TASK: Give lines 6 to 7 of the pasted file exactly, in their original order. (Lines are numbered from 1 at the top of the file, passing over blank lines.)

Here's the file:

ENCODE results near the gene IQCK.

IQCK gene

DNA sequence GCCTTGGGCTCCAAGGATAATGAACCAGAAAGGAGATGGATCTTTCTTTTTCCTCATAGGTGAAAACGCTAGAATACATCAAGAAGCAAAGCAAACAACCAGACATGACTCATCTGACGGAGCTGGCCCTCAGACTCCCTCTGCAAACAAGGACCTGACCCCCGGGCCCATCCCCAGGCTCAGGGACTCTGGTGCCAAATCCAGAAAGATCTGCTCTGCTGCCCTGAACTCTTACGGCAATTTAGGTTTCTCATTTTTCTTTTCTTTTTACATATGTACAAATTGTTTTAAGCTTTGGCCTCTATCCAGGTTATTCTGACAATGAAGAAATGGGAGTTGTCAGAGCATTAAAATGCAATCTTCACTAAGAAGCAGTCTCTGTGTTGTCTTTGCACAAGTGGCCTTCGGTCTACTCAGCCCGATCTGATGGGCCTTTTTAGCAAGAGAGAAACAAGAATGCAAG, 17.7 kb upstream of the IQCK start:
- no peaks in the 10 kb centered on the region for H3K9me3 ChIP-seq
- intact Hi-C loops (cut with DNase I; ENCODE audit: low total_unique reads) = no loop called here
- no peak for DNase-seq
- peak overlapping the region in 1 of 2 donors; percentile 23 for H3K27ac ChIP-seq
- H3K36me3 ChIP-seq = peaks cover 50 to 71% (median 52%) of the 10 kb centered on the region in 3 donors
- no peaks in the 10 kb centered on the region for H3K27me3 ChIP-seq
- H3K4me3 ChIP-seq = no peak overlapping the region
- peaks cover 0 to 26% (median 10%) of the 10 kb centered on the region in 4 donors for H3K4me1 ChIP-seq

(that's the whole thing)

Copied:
- no peak for DNase-seq
- peak overlapping the region in 1 of 2 donors; percentile 23 for H3K27ac ChIP-seq